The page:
Posts Tagged ‘German immigrants’

German – almost America’s official language?

Thursday, March 5th, 2015

German almost became America’s official language. But the bill was defeated by a single vote in 1776.

True or False?

The notion sounds plausible enough. After all, English was the language of the hated Colonialists, against whom the American people rebelled. Why shouldn’t the fledgling young nation vote for a language, other than English, to further distance itself from the Colonialists? With over 50 million Americans claiming German ancestry, Americans of German decent represent the largest single ethnic group in the United States. They include such diverse personalities as John D. Rockefeller, Babe Ruth, Dwight D. Eisenhower, Amelia Earhart, Wernher von Braun, Adolphus Busch, Meryl Streep and Donald Trump. But, the plain truth is that the 1776 vote for an official language never took place.

The “By one Vote” myth

The “By one Vote” story is another urban myth. According to the legend the Pennsylvania state parliament took a vote sometime in the 1790s on whether German should become America’s official language. The Speaker of the House, a German-American by the name of Frederick A. Muhlenberg, cast the decisive vote for English and against German.

The true story

In reality, the 1776 vote never took place. However, it is true that German immigrants from Virginia petitioned Congress in 1794 to have certain US laws printed in German as well as in English. German translations were meant to help immigrants who had not yet learned English to acclimate faster in their new homeland. Congress denied the petition by a vote of 42 to 41. The German-born, bilingual Speaker of the House, Frederick Augustus Conrad Muehlenberg, abstained from the vote, but declared afterwards, “The faster the Germans become Americans, the better it will be.”

Even without German having become the official language of the US, many German words have made their way into our American vocabulary. How about angst, autobahn, kindergarten, coffee-klatsch, dummkopf, Diesel, edelweiss, gemuetlich, Gesundheit, hamburger, kaputt, muesli, and zigzag, just to name a few?


For a sneak peek at the first 20+ pages of my memoir, Walled-In: A West Berlin Girl’s Journey to Freedom, click “Download a free excerpt” on the home page of Walled-In is a story of growing up in Berlin during the Cold War.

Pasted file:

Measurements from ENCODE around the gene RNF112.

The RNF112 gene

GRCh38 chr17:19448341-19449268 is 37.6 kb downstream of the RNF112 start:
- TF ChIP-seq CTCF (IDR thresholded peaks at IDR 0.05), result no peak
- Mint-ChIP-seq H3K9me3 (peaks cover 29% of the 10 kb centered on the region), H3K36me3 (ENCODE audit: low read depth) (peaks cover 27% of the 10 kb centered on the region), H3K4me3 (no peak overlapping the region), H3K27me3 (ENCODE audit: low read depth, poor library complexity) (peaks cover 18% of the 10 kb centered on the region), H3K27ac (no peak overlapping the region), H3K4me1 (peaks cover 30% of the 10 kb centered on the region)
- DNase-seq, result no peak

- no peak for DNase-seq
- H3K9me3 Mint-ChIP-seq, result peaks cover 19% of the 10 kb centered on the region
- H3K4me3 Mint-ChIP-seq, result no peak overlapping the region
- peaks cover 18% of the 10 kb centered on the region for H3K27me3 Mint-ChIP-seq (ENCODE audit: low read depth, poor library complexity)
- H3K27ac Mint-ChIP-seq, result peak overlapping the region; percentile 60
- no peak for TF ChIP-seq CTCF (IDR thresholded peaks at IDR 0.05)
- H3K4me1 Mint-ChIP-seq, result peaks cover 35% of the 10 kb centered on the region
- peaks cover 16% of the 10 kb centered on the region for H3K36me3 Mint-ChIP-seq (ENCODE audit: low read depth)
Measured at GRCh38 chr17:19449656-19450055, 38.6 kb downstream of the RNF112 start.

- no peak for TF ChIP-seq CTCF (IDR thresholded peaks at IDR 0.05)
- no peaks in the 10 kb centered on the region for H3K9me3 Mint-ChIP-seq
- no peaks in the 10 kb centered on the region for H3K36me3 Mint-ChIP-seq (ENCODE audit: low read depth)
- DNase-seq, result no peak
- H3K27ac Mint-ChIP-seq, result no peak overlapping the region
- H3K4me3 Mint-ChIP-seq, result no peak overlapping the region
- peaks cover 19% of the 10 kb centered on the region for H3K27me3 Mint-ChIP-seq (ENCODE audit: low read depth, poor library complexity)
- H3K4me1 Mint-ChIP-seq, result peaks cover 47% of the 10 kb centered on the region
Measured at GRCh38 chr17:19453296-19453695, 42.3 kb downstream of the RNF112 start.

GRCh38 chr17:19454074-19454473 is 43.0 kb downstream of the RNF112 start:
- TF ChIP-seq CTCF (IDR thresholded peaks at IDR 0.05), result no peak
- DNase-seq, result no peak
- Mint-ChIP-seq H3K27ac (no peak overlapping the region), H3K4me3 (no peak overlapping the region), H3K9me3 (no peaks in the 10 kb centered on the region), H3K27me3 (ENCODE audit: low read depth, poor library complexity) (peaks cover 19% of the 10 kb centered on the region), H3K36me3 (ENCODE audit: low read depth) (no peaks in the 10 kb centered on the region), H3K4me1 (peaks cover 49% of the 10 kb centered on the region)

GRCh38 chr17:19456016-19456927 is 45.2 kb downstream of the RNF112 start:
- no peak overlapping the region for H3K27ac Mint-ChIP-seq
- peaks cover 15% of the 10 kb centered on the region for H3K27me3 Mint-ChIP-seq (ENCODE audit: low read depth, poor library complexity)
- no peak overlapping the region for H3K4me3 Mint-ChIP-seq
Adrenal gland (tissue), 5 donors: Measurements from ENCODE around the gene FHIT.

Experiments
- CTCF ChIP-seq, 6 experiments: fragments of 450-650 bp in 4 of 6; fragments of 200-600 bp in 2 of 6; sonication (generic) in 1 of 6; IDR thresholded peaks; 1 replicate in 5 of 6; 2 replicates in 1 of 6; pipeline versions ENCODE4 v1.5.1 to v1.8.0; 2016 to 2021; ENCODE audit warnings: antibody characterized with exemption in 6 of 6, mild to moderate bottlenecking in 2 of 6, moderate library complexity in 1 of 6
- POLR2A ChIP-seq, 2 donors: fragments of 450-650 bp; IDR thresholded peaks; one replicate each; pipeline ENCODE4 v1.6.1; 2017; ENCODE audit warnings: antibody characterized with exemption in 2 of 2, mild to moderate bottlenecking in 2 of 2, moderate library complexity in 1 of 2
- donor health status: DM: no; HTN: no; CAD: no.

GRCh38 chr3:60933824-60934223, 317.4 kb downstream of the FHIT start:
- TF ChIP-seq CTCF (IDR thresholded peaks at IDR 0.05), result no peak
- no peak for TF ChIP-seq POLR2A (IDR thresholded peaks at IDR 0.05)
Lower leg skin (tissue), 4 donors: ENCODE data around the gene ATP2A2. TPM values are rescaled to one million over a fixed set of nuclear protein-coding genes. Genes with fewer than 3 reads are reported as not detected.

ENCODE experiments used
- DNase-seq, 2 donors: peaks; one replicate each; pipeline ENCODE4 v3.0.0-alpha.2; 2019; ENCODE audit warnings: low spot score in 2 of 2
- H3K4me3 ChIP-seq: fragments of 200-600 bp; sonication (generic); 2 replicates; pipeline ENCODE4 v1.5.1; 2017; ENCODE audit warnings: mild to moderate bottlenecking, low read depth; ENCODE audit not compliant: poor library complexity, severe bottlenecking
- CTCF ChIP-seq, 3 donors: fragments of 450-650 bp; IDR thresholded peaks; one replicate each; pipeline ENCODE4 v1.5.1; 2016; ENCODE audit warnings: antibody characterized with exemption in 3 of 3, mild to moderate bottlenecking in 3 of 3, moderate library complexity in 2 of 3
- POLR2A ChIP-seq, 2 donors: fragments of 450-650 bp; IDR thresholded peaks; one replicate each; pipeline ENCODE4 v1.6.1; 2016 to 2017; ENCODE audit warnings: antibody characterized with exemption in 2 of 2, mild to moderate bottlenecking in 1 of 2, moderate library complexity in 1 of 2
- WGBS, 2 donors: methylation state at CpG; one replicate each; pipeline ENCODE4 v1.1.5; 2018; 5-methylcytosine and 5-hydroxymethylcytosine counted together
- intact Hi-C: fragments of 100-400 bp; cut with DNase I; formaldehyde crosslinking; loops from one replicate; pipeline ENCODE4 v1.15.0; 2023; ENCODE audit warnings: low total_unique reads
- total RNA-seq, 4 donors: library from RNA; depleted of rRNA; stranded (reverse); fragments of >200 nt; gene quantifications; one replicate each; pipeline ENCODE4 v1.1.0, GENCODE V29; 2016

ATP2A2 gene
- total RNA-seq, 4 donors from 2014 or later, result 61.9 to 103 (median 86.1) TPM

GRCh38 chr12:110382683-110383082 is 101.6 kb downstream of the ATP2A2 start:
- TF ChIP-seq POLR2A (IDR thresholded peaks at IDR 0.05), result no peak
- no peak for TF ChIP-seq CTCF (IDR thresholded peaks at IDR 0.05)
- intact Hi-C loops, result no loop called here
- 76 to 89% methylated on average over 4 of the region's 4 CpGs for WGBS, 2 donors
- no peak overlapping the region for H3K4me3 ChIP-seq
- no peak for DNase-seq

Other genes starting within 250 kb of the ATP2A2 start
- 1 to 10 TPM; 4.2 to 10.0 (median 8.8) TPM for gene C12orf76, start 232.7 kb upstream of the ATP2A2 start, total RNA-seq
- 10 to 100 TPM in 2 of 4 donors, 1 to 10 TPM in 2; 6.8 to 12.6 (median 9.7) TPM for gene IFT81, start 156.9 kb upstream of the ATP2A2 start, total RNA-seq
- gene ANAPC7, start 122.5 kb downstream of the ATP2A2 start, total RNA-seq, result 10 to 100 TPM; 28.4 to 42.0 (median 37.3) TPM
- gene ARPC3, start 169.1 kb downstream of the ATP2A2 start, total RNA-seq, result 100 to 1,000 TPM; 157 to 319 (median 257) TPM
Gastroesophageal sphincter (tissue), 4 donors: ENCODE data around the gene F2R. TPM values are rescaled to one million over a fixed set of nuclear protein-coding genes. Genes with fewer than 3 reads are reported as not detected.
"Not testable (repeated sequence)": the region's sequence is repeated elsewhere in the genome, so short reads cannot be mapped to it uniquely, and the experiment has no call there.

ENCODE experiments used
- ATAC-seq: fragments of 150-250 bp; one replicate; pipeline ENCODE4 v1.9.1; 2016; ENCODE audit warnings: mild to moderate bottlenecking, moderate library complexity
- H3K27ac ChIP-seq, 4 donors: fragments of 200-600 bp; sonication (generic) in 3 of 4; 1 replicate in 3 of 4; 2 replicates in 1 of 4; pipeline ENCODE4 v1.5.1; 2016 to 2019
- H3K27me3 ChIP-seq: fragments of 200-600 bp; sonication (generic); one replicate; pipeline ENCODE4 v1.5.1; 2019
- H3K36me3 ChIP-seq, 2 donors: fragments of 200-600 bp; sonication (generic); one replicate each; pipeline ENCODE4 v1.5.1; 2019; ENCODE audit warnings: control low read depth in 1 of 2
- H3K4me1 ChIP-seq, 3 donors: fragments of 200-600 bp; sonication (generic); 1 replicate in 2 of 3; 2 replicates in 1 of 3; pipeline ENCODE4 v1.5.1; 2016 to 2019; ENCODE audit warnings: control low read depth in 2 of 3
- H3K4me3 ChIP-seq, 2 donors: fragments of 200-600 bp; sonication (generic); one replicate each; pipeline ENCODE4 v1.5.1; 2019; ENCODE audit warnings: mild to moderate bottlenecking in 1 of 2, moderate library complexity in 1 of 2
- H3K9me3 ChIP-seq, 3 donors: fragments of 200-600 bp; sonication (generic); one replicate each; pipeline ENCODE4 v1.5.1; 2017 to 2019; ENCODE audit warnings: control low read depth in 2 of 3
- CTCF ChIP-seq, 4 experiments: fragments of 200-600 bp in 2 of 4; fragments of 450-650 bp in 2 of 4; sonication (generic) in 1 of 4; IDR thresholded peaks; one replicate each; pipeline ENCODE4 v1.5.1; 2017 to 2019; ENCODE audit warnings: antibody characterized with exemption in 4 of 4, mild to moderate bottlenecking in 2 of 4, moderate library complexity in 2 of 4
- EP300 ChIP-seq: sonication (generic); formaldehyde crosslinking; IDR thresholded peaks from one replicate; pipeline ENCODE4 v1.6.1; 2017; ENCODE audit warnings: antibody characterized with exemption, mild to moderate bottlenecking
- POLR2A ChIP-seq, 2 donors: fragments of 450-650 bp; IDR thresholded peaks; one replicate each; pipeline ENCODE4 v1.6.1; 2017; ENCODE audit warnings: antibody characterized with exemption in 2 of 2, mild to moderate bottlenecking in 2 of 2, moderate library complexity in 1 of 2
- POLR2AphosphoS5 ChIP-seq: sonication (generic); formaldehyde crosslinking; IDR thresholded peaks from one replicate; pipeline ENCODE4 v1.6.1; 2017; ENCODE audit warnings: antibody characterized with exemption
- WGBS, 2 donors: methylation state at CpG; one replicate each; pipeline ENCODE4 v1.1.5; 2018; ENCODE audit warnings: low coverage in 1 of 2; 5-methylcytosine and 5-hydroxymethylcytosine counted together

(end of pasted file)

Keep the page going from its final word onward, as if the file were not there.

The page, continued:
Christmas Tree tradition is German

Monday, December 16th, 2013

Did you know that our Christmas tree tradition is German? The pagan custom dates back to the days before Christianity. As early as in the 16th century, people in Germany are said to have brought decorated trees into their homes. The Protestant reformer, Martin Luther, is credited with having added lighted candles. German immigrants eventually brought their tradition to the U.S. where the first recorded Christmas tree was displayed in Pennsylvania in the 1830s. But because of its pagan origin, most Americans did not adopt the tradition until the 20th century.

Beginning of the Tradition in Europe

Long before Christianity, plants and trees that stayed green all year had special meaning Europeans. People believed that the sun was a god and that winter came every year because the sun god had become sick. When plants greened again in spring and summer, they thought the sun god had recovered. To keep him healthy though out the year, people hung evergreen boughs over their doors and windows. Others built pyramids of wood and decorated them with evergreens.

Puritans rally against the Christmas tree

New England’s Puritans tried hard to eradicate the old pagan tradition of decorating trees. Throughout the 18th century, they forbade any Christmas tradition that wasn’t a church service. But by the 19th century, the influx of German and Irish immigrants had weakened their efforts.

The Christmas Tree during Queen Victoria

In 1846, Queen Victoria of England, her German Prince, Albert, and their family were sketched in a London journal standing around a Christmas tree. Since the queen was immensely popular, Britain’s subjects as well as America’s East Coast Society imitated the custom.

The Christmas Tree Tradition came from Germany

Our Christmas Tree Tradition came from Germany


The American Christmas Tree Tradition

In the early 20th century, German-Americans continued to use apples, nuts, and marzipan cookies to decorate their trees. Americans used homemade ornaments. Soon popcorn, interlaced with berries and nuts, became fashionable. And after then arrival of electricity, lit Christmas trees appeared in town squares across the country. Today, the German Christmas Tree tradition has become an American tradition as well.


For a sneak peek at the first 20+ pages of my memoir, Walled-In: A West Berlin Girl’s Journey to Freedom, click “Download a free excerpt” on the home page of Walled-In is a story of growing up in Berlin during the Cold War.